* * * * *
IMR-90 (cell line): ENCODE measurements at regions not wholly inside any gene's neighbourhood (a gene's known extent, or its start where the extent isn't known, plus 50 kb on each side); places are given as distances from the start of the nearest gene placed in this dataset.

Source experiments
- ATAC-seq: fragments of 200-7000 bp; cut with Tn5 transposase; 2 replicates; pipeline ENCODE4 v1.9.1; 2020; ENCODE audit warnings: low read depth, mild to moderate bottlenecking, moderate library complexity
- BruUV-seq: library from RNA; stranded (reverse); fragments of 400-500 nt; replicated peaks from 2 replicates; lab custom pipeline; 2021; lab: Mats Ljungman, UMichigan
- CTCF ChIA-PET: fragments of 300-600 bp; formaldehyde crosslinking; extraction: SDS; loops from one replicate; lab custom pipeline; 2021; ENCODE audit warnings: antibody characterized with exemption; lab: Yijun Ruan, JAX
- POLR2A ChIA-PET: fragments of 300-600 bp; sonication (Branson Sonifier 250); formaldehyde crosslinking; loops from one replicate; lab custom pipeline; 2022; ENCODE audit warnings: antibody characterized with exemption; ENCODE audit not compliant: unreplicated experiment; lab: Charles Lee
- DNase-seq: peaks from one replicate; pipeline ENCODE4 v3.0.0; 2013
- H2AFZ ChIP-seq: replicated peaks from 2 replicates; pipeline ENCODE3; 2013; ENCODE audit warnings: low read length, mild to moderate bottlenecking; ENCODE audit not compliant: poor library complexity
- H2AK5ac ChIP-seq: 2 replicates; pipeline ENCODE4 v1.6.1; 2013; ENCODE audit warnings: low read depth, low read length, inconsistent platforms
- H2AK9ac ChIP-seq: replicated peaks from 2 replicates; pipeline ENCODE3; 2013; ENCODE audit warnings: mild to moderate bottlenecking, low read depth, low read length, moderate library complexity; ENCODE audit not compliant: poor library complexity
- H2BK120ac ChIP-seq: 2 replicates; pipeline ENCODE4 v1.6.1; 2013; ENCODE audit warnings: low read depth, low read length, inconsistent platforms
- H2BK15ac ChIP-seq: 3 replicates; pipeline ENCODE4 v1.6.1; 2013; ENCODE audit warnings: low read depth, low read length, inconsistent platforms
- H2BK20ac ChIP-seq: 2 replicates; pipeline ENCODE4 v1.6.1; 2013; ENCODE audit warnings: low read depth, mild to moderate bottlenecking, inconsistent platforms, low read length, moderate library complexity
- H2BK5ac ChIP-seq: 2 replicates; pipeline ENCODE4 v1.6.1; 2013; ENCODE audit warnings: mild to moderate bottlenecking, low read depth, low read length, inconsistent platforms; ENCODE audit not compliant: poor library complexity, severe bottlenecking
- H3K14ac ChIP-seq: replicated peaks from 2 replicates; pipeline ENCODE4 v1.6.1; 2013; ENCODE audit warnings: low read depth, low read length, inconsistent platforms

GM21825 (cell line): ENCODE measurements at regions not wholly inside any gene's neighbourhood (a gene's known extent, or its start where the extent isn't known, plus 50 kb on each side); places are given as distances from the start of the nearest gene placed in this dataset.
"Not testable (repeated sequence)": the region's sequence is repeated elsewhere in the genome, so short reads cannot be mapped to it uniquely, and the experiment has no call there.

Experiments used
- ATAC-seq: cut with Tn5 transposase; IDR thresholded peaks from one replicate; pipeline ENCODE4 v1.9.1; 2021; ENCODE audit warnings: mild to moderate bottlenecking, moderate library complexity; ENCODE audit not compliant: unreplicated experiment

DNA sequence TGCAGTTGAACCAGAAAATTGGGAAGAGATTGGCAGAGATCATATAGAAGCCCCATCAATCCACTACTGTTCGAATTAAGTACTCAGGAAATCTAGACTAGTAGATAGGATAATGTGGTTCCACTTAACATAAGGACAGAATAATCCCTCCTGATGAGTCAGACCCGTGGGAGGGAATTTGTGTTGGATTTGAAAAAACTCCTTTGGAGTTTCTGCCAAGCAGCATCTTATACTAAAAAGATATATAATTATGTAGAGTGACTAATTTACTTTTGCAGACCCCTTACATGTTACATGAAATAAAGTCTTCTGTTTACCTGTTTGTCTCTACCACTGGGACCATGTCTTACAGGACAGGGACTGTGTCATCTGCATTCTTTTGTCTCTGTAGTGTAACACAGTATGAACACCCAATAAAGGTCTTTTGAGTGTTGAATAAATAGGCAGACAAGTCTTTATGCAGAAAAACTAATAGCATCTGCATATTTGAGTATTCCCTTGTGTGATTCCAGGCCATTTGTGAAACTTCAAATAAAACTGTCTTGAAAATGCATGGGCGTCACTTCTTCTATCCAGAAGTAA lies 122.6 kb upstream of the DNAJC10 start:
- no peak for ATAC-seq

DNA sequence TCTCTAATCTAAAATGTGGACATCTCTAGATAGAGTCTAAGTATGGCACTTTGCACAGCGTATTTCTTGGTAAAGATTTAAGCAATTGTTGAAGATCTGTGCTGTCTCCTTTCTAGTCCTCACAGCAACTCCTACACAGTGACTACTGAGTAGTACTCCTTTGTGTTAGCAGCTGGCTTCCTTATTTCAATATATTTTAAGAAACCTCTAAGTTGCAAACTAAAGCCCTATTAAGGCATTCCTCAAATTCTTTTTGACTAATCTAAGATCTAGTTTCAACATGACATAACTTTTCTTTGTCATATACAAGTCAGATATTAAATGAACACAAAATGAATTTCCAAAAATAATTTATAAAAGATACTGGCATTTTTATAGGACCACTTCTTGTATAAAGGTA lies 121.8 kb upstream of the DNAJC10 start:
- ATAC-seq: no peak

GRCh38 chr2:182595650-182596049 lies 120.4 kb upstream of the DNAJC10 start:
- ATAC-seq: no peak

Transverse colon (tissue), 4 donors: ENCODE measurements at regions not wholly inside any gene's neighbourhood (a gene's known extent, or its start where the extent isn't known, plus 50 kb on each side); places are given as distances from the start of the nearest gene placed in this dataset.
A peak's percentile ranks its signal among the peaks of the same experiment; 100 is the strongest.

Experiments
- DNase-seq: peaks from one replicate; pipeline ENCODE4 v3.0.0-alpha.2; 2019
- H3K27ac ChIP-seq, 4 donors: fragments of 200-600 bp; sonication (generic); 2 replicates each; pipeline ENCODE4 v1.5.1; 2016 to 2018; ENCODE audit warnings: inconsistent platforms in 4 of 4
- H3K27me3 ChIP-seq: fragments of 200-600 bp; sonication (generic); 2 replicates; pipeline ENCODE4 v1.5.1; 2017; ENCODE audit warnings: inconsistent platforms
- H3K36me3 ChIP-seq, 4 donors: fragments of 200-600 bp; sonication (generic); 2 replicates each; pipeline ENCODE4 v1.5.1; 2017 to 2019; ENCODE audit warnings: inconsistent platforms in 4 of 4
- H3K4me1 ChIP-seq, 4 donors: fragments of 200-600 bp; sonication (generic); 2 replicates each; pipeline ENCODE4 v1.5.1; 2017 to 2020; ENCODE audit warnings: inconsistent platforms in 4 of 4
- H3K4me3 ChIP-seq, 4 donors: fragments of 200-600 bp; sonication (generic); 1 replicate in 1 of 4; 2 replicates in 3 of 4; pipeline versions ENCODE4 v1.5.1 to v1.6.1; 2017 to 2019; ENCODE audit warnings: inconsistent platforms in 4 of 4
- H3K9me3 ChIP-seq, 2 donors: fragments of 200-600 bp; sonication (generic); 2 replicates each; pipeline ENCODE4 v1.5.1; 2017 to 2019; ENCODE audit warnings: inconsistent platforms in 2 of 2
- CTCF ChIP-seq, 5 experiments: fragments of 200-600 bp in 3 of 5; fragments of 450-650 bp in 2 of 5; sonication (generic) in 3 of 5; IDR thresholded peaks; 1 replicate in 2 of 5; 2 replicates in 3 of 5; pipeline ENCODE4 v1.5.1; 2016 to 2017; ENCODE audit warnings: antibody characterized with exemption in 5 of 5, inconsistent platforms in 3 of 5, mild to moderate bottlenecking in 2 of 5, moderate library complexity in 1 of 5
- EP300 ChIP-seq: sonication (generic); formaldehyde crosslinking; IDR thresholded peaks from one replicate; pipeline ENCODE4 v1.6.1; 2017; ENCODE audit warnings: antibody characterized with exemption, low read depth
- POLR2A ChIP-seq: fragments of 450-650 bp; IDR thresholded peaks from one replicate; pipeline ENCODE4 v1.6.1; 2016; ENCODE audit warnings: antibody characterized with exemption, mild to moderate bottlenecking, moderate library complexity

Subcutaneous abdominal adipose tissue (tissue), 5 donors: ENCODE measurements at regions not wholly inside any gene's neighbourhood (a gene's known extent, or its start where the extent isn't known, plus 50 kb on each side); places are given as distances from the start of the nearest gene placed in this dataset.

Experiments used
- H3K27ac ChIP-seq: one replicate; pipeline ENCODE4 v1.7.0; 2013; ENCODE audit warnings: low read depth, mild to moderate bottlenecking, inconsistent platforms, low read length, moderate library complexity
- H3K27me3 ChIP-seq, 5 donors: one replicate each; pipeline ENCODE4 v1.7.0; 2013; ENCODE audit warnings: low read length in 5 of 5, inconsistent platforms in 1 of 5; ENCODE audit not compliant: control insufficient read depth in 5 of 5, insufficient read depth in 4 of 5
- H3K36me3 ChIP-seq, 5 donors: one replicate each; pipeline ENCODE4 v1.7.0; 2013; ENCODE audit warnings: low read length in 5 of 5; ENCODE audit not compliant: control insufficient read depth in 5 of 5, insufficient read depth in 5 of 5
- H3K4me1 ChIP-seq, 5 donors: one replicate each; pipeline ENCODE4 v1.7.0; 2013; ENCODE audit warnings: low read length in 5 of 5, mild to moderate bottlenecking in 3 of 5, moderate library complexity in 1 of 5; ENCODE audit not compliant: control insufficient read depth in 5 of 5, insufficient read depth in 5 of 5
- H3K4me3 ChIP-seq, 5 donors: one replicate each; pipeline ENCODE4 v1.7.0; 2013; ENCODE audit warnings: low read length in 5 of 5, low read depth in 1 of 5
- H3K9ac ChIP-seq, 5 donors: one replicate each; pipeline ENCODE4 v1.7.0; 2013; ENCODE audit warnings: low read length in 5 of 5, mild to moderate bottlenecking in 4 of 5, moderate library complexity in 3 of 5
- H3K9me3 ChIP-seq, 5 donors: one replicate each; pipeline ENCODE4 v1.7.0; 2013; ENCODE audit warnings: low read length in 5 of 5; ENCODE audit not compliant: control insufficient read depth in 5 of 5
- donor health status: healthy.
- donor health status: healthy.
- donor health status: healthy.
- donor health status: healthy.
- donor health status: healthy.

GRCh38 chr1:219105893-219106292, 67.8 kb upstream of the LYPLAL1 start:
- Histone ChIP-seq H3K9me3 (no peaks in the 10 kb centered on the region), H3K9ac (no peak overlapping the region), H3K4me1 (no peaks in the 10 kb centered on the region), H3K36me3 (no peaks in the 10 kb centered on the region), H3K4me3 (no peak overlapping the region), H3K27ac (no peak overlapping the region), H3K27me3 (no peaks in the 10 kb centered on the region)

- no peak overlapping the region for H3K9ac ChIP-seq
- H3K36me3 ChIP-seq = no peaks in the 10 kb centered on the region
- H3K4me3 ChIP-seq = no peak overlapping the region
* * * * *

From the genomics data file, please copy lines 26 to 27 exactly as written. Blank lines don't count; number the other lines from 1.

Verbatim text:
Transverse colon (tissue), 4 donors: ENCODE measurements at regions not wholly inside any gene's neighbourhood (a gene's known extent, or its start where the extent isn't known, plus 50 kb on each side); places are given as distances from the start of the nearest gene placed in this dataset.
A peak's percentile ranks its signal among the peaks of the same experiment; 100 is the strongest.